Unfortunately, our alienation from human contact and our reliance on features such as what Siri offers could further complicate our lives instead of making them simpler. This could begin with our accepting what Apple is trying to sell — that Siri is like a friend. I can see our children buying into this, but I can also see how it would cause them to lose the ability to separate fact from fiction. The fact is that Siri is a just powered by a microchip that employs a large database of information that has been preprogrammed to answer a variety of questions to which you may or may not know the answer. Again, getting answers is great, but what about the many individuals out there who live by themselves and may choose to actually make Siri their friend and confidant? How lonely that life would be. Think about it: Siri isn’t going to go out for pizza with you. In turn, this makes me wonder what Freud would think of all of this if he were still alive. Would he be using Siri, posting his entire life’s activities on Facebook, and texting his associates for advice on those hard to solve cases? Would Dr. Freud consider all of this normal and all of us who use this technology for communication normal as well?

But what is normal?

Comments, as always, are welcome.

CC licensed Flickr photo above shared by ppalmer21

Seven Technology Myths Exposed

Over the years, since tribunals of geeks have perpetrated their amalgamation of ideas, these myths have been presented by various experts, salespeople, and bloggers, making them sacred in their claims to certain facts. However, over time, some of these sometimes outlandish myths and theories have taken on a life of their own. So, in order to dispel some of the most ridiculous claims by these individuals, I have taken the time to recreate their experiments and have been able to, in many cases, scientifically dispel the concept that there are any performance differences or lack of same. That doesn’t mean, however, that I won’t continue to research every new idea or concept to see if it performs as promised or if it appears to be just another con to get the trusting souls out there to part with their few extra dollars.

My determinations as to the value of a given product are based on the personal experience I have had regarding performance and my reasoning behind dispelling the researchers’ work or recommending it to you, the reader. I don’t believe that there is any other way to actually investigate a product’s claims, other than to personally experience the product’s purpose and then check to see if its claims are verifiable. If their claims do not live up to expectation or they lack the expectations of improved performance, my own opinion would be to contact the seller and report your dissatisfaction. Below is a list of seven such myths that will be exposed for exactly what they are: myths and not facts. These are my opinions.

Seven Technology Myths ExposedExpensive HDMI cables will improve the picture on your HDTV.

It always amazes me that people will spend $150 for an HDMI cable when a salesperson makes a claim that these high-end cables will actually improve picture quality. I recall a few years ago when my neighbor bought a new HDTV and he paid the retailer to install and set up his system. As the crew was setting up the system, it asked my neighbor if he had an HDMI cable available since the cable was a must have in order to obtain the best picture quality for his new HDTV. My neighbor had no such cable and paid these thieves $75 for a pretty HDMI cable wrapped in fancy blue nylon cord of some type. When he told me what had happened, I brought over a $6 HDMI cable purchased via an Internet store. To test the quality of the individual cables, he activated his newly set up HDTV using his existing Dish Network set-top box on an HD channel. Yes, the picture came in nicely but then I swapped cables and once again activated the screen to see if there was any difference in the picture quality. As I believed was to be expected, neither of us could visualize any difference in picture quality; naturally, he returned his $75 cable to the store for a full refund.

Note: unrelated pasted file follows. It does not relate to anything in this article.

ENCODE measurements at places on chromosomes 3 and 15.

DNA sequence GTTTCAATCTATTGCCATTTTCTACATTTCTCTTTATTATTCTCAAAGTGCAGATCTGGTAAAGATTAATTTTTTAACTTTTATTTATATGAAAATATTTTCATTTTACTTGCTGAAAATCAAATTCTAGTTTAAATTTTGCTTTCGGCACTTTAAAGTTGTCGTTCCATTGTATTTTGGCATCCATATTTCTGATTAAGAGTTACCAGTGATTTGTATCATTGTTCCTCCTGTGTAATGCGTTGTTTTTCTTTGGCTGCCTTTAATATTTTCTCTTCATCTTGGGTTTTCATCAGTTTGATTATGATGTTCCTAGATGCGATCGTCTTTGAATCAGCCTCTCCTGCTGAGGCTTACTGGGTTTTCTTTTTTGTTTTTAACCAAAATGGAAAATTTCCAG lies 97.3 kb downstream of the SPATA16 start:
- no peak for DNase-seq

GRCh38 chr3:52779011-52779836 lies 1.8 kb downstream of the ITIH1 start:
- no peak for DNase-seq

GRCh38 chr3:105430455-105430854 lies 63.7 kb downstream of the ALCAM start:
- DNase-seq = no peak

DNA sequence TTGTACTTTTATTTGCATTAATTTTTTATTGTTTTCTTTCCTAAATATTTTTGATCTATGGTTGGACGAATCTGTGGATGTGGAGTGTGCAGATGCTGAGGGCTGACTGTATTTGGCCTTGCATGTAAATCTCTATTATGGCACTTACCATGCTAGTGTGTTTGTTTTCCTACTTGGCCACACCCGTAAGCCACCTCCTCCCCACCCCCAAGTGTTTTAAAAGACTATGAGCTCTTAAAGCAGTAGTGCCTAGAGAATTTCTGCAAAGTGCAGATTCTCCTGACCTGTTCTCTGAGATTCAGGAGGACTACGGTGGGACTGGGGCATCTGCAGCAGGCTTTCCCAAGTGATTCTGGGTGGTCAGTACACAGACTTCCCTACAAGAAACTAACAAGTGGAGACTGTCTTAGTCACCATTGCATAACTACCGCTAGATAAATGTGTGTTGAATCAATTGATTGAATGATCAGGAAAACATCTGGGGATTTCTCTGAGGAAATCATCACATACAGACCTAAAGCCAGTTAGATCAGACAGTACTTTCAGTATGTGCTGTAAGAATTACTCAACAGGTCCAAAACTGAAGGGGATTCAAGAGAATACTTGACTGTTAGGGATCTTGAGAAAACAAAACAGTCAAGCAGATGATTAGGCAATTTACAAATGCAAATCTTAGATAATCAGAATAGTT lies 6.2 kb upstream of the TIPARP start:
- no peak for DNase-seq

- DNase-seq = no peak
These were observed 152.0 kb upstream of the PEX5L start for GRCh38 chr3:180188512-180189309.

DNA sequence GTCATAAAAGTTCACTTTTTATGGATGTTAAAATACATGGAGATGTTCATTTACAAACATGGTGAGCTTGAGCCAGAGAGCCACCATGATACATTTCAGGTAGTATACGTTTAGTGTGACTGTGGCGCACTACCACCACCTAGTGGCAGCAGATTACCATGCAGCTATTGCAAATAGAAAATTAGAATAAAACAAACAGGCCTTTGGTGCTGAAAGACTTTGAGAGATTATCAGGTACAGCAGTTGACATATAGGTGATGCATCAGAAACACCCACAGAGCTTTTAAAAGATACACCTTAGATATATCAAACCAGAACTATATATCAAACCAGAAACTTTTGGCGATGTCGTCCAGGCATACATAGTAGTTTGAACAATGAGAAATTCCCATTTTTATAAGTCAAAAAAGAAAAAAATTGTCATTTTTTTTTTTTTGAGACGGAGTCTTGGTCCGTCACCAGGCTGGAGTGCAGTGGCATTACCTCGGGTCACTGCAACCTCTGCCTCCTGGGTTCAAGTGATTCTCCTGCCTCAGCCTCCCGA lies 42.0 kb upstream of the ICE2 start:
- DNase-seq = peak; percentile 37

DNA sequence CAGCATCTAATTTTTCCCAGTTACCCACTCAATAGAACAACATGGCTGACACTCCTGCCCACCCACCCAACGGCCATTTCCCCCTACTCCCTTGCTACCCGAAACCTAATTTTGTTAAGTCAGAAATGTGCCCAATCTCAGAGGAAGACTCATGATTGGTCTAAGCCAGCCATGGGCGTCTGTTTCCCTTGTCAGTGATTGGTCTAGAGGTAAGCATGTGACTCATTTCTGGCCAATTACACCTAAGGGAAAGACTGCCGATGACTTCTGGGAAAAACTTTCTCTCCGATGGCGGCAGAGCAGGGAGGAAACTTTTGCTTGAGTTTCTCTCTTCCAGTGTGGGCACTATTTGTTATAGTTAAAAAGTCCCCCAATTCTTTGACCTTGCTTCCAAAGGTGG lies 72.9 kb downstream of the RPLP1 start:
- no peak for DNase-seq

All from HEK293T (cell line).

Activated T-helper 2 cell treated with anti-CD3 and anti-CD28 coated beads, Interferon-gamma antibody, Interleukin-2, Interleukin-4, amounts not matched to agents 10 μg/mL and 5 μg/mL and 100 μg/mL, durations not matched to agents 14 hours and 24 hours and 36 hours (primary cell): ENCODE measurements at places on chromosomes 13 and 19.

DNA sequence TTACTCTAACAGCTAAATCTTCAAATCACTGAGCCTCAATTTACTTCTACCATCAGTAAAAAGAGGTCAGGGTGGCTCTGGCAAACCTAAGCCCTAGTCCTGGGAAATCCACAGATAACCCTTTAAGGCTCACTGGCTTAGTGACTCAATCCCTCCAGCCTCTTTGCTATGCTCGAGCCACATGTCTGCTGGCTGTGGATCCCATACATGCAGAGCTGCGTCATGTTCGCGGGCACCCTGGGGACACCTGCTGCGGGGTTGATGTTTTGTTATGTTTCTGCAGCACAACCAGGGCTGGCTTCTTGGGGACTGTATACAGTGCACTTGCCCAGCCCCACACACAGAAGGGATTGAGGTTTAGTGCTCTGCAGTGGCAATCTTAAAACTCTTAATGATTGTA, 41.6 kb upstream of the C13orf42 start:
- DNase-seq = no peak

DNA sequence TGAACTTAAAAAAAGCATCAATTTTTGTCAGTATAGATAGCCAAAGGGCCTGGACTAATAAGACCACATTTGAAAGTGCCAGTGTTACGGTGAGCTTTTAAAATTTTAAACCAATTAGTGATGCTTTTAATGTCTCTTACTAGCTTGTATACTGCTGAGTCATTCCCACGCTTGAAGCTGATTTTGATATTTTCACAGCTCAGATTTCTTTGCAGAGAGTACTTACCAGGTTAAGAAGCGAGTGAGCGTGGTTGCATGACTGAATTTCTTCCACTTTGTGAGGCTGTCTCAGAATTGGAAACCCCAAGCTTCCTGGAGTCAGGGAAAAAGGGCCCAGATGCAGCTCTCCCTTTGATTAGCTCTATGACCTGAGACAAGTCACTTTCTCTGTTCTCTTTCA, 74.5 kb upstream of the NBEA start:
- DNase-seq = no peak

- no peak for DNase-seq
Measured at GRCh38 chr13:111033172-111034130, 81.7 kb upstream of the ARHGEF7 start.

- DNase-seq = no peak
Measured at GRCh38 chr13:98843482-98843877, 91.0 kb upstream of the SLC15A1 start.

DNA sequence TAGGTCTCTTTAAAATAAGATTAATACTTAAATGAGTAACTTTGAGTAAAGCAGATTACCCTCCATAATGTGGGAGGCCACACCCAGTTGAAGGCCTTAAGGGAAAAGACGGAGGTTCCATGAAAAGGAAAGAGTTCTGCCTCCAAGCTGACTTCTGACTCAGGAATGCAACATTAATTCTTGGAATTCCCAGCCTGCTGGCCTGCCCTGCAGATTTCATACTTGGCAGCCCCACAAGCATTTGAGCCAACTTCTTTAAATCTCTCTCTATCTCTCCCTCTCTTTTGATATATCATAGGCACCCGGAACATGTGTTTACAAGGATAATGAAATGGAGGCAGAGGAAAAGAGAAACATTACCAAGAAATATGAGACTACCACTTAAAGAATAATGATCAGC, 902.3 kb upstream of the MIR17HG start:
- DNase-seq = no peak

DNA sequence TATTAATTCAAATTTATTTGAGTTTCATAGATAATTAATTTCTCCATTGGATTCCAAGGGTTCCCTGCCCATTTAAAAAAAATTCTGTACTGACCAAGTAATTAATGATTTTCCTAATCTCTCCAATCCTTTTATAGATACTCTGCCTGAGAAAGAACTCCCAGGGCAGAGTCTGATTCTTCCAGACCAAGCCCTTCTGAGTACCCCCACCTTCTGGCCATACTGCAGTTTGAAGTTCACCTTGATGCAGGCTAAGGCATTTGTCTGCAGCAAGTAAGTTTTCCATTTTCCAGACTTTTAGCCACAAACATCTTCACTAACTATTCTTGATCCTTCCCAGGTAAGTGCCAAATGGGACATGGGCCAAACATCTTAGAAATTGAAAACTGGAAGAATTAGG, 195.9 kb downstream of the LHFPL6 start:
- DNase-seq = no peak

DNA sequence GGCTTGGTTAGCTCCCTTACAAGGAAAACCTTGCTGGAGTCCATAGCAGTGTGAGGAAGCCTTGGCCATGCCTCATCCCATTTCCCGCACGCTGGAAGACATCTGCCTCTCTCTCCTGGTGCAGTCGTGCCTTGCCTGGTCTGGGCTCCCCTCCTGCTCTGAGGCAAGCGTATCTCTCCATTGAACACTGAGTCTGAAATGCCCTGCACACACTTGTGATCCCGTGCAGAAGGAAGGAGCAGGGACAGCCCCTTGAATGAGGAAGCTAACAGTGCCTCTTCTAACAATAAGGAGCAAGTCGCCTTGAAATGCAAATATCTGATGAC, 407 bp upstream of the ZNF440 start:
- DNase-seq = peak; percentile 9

A 64-bit OS will make computing twice as fast as a 32-bit one.

The new laptop system I recently purchased came with a 64-bit pre-installed copy of Windows Home Premium. For those who may believe that a 64-bit OS will run twice as fast as a 32-bit system, I hate to pop your bubble. The fact is, a 64-bit system will perform better and quicker if one has a 64-bit software program installed, and a 64-bit Windows OS can read more than 3 GB of memory. Without this, the systems will run just about the same.

CD/DVD/Blu-ray discs will last forever.

The claims from some media manufacturers is that their discs — whether CD/DVD or Blu-ray — should last for up to 100 years. This reminds me of those infomercials in which the product comes with a lifetime warranty. I have always wondered to myself whose lifetime are we talking about? Your order instructions offer a choice of calling a toll free number, sending a check to a PO Box, and/or ordering the product online. Did you catch the fact that no physical address is given for the company, which means you will most likely be unable to find them if their company suddenly goes bankrupt or just simply disappears.